Mars Looks Super Creepy Thanks to a Massive Dust Storm

The massive dust storm on Mars has created some eerie views without shadows for NASA's Curiosity rover, like this image taken on June 17, 2018.
The massive dust storm on Mars has created some eerie views without shadows for NASA's Curiosity rover, like this image taken on June 17, 2018. (Image credit: NASA/JPL-Caltech/MSSS)

Thanks to the massive ongoing dust storm on Mars, the Red Planet looks pretty eerie and shadowless right now.

Last week, NASA released a photo of the Martian surface that shows the Curiosity rover's Duluth drill site in Gale Crater both before and after the start of the dust storm, which now covers the entire planet. In the photo below, the planet's surface appears bright, cherry red and totally shadowless. The eerie sight hardly seems real … but it is. 

On June 12, the dust storm on Mars proved to be serious when NASA lost contact with its Opportunity rover, which is powered by solar panels and can't store enough energy to call home. (Curiosity is nuclear-powered.) The storm expanded and, by June 20, became a global weather event, NASA officials said. [Mars Dust Storm 2018: What It Means for the Opportunity Rover]

These two images were taken by the Mast Camera, or Mastcam, aboard NASA's Curiosity rover. The photo on the left was taken on Sol 2058 (May 21) and shows the rover's drill site before the dust storm. The photo on the right, taken on Sol 2084 (June 17) after the dust storm had begun, shows the dramatic difference as Mars appears red and shadowless. 

Two images show the "Duluth" drill site on Mars both before and after the dust storm that grew to cover the entire planet. The left image, taken before the storm on Sol 2058 (May 21) is drastically different from the image taken on Sol 2084 (June 17) that appears bright red and shadowless. (Image credit: NASA/JPL-Caltech/MSSS)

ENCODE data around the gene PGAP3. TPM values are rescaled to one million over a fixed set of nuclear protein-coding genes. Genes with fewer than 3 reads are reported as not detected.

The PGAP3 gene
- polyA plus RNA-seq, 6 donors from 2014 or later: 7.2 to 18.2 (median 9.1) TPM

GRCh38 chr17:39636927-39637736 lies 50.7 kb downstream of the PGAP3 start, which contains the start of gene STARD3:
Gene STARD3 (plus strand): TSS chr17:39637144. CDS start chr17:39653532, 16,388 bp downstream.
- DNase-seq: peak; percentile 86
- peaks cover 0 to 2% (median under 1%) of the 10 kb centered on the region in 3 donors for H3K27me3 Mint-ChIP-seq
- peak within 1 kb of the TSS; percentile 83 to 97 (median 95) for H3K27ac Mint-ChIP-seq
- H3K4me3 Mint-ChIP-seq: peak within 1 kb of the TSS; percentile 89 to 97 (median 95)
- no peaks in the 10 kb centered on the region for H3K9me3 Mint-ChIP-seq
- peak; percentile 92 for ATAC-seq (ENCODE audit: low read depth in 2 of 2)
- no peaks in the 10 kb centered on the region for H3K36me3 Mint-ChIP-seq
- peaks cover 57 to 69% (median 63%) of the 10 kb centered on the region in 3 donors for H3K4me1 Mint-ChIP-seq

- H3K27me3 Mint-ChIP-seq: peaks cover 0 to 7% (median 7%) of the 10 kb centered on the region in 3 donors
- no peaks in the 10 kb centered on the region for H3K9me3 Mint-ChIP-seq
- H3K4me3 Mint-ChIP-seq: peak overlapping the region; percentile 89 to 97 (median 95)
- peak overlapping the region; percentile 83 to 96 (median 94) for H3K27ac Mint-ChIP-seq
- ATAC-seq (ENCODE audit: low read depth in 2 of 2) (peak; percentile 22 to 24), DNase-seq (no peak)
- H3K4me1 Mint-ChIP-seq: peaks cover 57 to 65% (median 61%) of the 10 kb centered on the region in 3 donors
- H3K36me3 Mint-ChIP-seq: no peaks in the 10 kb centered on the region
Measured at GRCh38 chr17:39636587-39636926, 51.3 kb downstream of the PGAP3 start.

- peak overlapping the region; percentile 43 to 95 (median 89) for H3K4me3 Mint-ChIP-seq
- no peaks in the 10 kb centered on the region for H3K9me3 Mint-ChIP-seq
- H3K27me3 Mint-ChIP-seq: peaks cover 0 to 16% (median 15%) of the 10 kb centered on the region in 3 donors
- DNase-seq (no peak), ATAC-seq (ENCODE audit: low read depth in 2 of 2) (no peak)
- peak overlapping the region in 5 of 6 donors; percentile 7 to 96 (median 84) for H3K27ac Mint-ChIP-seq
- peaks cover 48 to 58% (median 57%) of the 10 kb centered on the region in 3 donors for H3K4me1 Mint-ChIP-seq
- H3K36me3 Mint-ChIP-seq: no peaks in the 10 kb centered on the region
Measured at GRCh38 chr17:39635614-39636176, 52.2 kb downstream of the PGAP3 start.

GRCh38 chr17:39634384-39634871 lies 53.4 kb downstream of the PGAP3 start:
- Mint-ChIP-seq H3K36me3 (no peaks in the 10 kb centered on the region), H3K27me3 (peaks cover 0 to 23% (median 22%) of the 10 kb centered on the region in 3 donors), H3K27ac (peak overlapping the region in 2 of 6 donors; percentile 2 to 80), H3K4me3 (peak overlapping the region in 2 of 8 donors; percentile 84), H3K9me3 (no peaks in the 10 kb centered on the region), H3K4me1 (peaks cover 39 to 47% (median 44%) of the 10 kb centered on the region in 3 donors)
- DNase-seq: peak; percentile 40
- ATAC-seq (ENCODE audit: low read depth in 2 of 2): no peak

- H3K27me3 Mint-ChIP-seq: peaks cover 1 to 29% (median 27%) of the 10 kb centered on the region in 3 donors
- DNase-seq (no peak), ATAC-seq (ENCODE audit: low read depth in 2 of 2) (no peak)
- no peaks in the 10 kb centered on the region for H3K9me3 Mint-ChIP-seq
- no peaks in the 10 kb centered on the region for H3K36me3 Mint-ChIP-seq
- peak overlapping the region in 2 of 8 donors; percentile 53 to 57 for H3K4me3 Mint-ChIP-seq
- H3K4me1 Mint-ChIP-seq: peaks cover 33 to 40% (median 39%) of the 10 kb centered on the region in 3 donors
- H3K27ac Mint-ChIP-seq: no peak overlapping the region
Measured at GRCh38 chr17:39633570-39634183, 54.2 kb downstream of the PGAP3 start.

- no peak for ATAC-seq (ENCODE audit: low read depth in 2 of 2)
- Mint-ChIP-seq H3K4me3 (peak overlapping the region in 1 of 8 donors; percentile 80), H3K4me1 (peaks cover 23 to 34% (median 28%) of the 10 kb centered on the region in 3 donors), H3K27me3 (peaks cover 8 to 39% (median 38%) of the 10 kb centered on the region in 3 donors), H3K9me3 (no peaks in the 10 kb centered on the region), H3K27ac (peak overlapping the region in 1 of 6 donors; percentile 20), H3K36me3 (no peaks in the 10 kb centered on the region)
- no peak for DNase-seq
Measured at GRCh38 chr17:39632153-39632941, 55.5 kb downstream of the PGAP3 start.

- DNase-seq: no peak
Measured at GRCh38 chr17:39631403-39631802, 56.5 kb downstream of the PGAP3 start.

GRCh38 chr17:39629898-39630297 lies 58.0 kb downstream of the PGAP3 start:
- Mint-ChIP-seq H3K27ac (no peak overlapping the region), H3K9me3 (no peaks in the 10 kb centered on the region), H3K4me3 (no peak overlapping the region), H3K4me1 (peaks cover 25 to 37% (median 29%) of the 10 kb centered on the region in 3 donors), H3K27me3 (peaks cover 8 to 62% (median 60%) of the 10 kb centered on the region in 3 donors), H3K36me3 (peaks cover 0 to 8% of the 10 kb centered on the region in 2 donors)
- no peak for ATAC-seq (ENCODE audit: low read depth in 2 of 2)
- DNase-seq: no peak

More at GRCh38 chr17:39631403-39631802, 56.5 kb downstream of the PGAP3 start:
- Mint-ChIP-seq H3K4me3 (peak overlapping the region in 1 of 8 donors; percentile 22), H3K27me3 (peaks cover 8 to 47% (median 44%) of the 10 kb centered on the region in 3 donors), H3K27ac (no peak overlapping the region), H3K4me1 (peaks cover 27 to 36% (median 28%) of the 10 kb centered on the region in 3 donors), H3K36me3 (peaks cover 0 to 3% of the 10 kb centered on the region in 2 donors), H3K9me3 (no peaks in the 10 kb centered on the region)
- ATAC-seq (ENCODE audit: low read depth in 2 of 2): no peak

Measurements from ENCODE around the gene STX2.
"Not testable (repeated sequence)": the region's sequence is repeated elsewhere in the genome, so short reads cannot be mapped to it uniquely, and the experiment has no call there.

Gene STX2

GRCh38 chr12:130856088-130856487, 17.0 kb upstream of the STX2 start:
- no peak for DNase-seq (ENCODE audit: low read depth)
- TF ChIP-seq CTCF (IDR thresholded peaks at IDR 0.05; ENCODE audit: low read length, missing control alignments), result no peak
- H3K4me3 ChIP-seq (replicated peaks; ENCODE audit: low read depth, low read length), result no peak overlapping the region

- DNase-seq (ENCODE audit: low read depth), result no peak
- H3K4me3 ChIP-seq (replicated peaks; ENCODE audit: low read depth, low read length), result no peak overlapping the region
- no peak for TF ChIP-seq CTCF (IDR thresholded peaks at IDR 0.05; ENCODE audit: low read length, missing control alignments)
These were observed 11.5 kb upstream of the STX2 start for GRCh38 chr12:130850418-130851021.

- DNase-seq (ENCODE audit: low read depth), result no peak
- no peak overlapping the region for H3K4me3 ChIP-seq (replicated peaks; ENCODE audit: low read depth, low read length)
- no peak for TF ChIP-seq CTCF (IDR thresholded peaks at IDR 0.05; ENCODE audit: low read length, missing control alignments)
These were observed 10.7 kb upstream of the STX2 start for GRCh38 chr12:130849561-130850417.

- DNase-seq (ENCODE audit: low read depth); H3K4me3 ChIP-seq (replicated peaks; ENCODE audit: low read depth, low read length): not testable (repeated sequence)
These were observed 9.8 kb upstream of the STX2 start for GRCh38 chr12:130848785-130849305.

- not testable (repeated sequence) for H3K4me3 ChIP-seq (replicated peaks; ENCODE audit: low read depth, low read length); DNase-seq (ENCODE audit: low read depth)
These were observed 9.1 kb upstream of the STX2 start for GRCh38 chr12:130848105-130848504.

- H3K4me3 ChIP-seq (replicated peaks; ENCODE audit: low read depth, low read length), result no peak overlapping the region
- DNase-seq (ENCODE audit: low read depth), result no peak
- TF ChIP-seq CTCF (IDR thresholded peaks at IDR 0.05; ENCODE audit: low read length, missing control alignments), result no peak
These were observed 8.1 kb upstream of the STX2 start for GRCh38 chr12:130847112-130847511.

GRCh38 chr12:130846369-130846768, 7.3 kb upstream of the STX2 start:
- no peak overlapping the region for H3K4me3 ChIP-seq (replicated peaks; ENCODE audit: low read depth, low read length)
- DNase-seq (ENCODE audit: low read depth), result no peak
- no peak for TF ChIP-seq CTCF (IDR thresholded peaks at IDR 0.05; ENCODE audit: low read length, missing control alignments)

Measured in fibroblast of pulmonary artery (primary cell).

So why aren't there shadows in the image? Because the dust in Mars' atmosphere has completely covered the sky when viewedfrom the planet's surface, Mike Malin, principal investigator for the Mastcam instrument, told in an email. 

The effect is "like an overcast day on Earth," Malin said. Even though, if you were standing on Mars, you wouldn't be able to see the sun, the sky is bright "almost uniformly everywhere (uniform to the eye; photometric instruments can tell roughly where the sun is)."

Because the sky is illuminating the planet's surface so uniformly, it decreases shadowing, Malin said. It looks darker on Mars than it might on a cloudy day on Earth, however, because clouds of dust obscure much more light than clouds of water droplets, and sunlight on Mars is only half as bright as that on Earth to start with, because of the planet's distance, he added.

So, for now, because the Martian atmosphere is chock-full of dust, the planet's surface lacks shadows.  

The bright red color in the image of the Duluth drill site from June 17 has a different explanation, however. The dust on Curiosity reduces the light that the Mastcam can use, thus requiring the camera to use a longer exposure, according to a statement from NASA. The dust storm caused the exposure time on the camera to be nine times longer than usual, leading to a distortion in color. 

But aside from the exposure time, the main reason the image appears so red is that very little green, and almost no blue, light can make it through the dust, according to the statement. Therefore, red light is what primarily makes it through the dust. In the statement, NASA officials compared the effect to "a red stage light" that "filters the other colors out." 

Mars' dusty, red, shadowless appearance may have an explanation, but it doesn't make it look any less creepy. 

Email Chelsea Gohd at or follow her @chelsea_gohd. Follow us @Spacedotcom, Facebook and Google+. Original article on

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Chelsea Gohd
Senior Writer

Chelsea “Foxanne” Gohd joined in 2018 and is now a Senior Writer, writing about everything from climate change to planetary science and human spaceflight in both articles and on-camera in videos. With a degree in Public Health and biological sciences, Chelsea has written and worked for institutions including the American Museum of Natural History, Scientific American, Discover Magazine Blog, Astronomy Magazine and Live Science. When not writing, editing or filming something space-y, Chelsea "Foxanne" Gohd is writing music and performing as Foxanne, even launching a song to space in 2021 with Inspiration4. You can follow her on Twitter @chelsea_gohd and @foxannemusic.